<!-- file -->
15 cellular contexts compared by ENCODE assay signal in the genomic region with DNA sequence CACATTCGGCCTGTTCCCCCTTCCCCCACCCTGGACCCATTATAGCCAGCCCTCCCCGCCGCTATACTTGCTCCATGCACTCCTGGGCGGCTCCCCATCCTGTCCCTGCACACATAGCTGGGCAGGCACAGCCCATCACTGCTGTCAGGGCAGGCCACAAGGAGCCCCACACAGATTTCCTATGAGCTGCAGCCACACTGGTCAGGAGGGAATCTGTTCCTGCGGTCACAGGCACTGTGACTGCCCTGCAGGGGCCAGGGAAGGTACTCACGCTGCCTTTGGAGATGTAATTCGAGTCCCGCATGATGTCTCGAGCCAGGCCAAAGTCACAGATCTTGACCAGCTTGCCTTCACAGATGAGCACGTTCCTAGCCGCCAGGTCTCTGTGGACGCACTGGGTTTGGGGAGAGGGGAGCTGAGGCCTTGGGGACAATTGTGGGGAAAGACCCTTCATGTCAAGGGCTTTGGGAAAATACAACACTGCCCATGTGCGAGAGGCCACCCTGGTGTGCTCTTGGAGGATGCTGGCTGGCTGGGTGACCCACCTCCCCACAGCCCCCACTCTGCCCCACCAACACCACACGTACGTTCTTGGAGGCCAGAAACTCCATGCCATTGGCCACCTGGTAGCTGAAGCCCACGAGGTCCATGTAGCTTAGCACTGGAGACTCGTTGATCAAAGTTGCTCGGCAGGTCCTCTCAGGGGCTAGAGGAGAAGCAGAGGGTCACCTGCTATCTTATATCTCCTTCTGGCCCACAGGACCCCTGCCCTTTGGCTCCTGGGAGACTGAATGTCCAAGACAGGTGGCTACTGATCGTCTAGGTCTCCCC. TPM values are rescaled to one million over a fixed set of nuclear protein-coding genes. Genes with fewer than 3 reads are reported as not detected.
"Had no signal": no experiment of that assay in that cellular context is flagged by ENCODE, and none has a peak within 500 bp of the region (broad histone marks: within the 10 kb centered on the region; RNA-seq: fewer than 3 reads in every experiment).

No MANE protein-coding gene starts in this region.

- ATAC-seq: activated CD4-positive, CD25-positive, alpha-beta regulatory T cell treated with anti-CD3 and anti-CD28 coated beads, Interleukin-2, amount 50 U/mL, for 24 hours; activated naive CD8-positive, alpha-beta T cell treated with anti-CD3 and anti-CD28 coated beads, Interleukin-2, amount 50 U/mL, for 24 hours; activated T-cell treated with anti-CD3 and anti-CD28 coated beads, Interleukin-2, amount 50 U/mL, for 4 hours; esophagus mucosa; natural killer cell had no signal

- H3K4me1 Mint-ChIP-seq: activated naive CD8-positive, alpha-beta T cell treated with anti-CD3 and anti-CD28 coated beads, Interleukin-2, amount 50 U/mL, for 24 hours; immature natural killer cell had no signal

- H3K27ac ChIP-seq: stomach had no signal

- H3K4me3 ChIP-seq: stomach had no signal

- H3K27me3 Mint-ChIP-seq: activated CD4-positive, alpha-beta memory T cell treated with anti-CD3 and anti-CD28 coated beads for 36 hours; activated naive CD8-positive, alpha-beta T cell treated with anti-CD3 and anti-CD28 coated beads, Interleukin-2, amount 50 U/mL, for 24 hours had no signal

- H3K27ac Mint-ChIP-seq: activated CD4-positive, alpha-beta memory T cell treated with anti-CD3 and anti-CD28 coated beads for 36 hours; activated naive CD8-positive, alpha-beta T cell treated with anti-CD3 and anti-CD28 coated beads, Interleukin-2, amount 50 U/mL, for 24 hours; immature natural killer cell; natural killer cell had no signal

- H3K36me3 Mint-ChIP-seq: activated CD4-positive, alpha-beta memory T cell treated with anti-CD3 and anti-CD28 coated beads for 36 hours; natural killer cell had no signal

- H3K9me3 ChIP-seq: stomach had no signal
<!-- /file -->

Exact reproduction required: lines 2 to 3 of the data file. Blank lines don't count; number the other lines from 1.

"Had no signal": no experiment of that assay in that cellular context is flagged by ENCODE, and none has a peak within 500 bp of the region (broad histone marks: within the 10 kb centered on the region; RNA-seq: fewer than 3 reads in every experiment).

No MANE protein-coding gene starts in this region.